I have been watching Nicola Scott’s art improve over the past few years, and I love seeing artists grow. Her painted style used for Black Magic is really beautiful. It is at once both realistic and pretty (it makes me think of the way I responded to John Bolton’s work in Black Dragon published by Marvel Comics’ Epic imprint back in the early 1980s), and seems perfectly suited to a combination of the gritty world of crime drama along with the beautiful, natural world of Magic. I absolutely cannot wait to see more of Nicola’s interpretation of the Magical world. My only issue with the art is that I would like more color. First, this book is not strictly black and white, so there is color, but it is a very flat color experience. However, the only colors seen, so far, are a bit during the ritual at the beginning (which could have used even more color, to add to the flavor of the scene) and a very small bit at the end (when Black uses her power to save herself). But, again, without seeing the entire series, there may be a story reason for this particular level of color usage that we do not know, yet.

Although I am not super excited about this series, yet, I think I want to know what comes next, so I plan to read the rest of the story. Black Magic is being published monthly. Issue #2 was released on November 25th and issue #3 was released on December 30th. Issue #4 will hit stores in January, and #5 in February. I will be looking for the collected edition of Black Magic, which will be released in the spring of this year.

Black Magic, and other great comics, can be found at Johnny Destructo’s Hero Complex located at 4456 Main Street in Manayunk, PA! Visit him on Facebook at

The Legends of Turnbull Canyon

Posted in Urban Legend with tags , , , , , , , , , , , , , , , , , , , , , , , , , on October 4, 2015 by Xander Woolf


Turnbull Canyon is located in Southern California, creating the border between the towns of Wittier and City of Industry (yes, that’s the actual name of the town). It is a popular attraction for hikers and fitness nuts with it’s tough but manageable trails and beautiful scenery. According to locals, however, this canyon is the setting of many a terrifying event. Legend has it that not only is the canyon haunted, but it is also the preferred location for dark magic rituals, human sacrifices, and several grizzly murders. In this post, I will detail as many of the horrific events as I can.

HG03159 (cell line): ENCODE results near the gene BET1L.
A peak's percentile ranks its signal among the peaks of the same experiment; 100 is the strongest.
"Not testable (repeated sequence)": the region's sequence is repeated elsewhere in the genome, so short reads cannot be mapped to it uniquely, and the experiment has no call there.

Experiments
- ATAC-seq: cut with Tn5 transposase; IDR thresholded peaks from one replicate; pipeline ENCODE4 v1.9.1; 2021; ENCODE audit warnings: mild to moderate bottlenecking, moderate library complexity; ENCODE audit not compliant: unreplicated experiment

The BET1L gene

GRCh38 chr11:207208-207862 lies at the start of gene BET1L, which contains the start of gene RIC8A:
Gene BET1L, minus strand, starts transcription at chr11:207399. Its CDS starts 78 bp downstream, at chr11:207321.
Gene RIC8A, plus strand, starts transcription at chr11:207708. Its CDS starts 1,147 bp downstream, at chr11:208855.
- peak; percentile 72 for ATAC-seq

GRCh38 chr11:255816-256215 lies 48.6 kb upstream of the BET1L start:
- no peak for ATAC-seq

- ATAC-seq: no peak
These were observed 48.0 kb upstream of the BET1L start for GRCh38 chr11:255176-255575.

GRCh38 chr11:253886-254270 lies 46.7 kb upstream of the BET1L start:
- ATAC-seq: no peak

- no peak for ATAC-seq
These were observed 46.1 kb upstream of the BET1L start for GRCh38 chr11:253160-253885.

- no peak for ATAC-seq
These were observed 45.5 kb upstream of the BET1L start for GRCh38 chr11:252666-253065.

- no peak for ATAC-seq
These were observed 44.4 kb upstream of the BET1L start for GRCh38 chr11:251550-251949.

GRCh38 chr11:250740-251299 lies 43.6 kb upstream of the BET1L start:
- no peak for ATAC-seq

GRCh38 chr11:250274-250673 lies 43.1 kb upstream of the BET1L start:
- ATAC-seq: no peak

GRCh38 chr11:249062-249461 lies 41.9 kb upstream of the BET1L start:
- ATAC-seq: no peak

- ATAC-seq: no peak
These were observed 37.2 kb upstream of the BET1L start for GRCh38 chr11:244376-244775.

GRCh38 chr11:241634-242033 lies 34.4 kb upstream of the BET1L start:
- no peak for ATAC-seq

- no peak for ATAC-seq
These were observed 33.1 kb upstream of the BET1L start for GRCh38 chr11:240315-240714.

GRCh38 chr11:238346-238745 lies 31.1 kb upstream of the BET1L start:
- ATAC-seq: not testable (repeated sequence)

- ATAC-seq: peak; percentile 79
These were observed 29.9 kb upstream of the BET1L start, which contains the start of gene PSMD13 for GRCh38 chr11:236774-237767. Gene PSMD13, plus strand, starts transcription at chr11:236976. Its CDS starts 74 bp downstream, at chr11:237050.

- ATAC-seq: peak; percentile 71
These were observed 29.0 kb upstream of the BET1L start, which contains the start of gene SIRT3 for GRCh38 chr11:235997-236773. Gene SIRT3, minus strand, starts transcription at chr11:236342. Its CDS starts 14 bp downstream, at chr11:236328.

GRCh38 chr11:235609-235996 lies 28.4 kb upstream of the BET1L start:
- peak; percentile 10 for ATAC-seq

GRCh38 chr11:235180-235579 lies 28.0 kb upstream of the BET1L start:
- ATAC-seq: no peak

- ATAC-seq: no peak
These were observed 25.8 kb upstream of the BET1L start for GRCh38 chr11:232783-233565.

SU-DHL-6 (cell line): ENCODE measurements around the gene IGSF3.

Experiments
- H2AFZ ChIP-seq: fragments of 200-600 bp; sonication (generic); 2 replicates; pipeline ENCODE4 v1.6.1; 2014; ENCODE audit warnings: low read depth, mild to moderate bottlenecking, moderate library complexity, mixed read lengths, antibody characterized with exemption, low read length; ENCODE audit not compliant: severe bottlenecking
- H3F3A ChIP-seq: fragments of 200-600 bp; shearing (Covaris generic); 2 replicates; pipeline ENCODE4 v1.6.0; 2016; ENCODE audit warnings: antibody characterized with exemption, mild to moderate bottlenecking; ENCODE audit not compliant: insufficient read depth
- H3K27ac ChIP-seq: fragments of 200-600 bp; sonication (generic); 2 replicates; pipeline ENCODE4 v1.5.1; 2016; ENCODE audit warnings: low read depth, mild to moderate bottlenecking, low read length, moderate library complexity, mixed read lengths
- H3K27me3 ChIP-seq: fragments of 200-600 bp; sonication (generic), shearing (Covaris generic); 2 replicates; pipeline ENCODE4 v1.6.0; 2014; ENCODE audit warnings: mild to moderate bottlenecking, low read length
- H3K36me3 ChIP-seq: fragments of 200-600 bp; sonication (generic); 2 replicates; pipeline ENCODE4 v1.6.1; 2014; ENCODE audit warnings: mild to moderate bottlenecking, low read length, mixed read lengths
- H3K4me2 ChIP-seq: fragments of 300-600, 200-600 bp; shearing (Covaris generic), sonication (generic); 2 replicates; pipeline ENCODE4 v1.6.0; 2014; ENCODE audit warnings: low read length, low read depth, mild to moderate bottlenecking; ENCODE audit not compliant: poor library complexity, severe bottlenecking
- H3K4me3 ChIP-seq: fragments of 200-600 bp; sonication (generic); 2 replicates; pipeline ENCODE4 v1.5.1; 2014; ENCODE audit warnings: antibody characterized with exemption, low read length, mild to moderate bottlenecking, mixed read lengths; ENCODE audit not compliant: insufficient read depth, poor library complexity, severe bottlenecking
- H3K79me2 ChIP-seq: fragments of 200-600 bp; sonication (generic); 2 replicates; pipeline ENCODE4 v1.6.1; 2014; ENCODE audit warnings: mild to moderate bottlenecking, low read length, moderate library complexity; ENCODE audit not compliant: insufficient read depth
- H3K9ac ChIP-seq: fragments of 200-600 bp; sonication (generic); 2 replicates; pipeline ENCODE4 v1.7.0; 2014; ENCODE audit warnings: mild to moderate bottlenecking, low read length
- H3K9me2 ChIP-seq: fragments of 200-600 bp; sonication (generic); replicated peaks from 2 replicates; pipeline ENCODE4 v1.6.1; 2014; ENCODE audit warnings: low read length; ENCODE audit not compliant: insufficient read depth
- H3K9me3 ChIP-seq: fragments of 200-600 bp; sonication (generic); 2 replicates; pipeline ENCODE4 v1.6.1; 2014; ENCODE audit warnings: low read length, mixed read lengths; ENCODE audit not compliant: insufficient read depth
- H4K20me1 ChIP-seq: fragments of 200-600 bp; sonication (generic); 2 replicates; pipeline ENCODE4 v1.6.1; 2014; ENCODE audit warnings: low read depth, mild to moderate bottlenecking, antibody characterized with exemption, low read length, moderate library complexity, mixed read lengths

Called “Hutukngna” by the Gabrileños Native Americans, this nature formation was considered off limits as there were numerous sightings of ghosts and evil spirits. It is believed that Turnbull Canyon was the battleground of many Native American Wars. Some locals have claimed that they have heard the sound of war drums coming from the canyon.

This tribe of Native Americans was so named the Gabrileños after converting to Christianity through the San Gabriel Mission. Back in this time, it was not uncommon that Spanish missionaries would kill those who refused to convert. Legend has it that many of these killings took place in the canyon itself. The idea that the spirits of these murdered Natives have lingered lends credence to the belief that the canyon is haunted.

Fast forward to the 1930s. During the Great Depression, the canyon was used for dark and mysterious purposes. Back in that time, it was common for families to send their children to orphanages because they simply did not have the food to feed them. Local legend says that a cult would adopt the children through these orphanages and sacrifice them to Satan in the canyon. Locals have claimed to see the ghosts of these children, as well as hooded figures walking the trails at night. These sightings still occur today.

Within Turnbull Canyon, there is a tree referred to as The Hanging Tree. It is so named because of a man who was found hanging from one of its limbs. Witnesses have said that you can still see this man hanging from the tree at the time of his death. There is no information as to what time of day this might have occurred. I also have no information as to when in history this might have taken place.

In 1952, there was a plane crash, causing 29 deaths, 21 of which were children. An American Airlines plane crashed into the tallest hill of the canyon. There is no record of an American Airlines flight in that area at all and no planes were missing from their fleet. No one on board had identification, including the pilot. The only record of the crash even happening was a small article in the Wittier Daily News. Locals believe that the dark magic that lingers in the canyon caused this horrifying crash to happen.

In 1962, a bizarre death took place. In the ruins of a mental institution that had burned down in the 1940s, a group of teenagers were having a party. One of the boys found an old electroshock machine. When he picked it up, he was electrocuted with a voltage strong enough to be fatal. The bizarre part of the death comes when we find out that the electricity had been shut off after the fire 20 years previously.

In 2002, a young woman by the name of Gloria Gaxiola was murdered on Turnbull Canyon Rd. She was shot, then dragged behind a car down this road for 5 miles. The police caught the killers and administered justice. Being a popular road for racing, there have been other unfortunate auto-related deaths, including that of a CHP motorcycle Officer in Sept. 2005, who was struck by drifters.

Believe it or not, there are even more stories associated with this terrifying location. Located just an hour or so outside of Los Angeles, Turnbull canyon is one of the scariest places I’ve ever researched. Home to ghosts, evil spirits, cults, and other strange occurrences, this canyon just screams “Stay Away!” So, naturally, I want to go there.


Weird California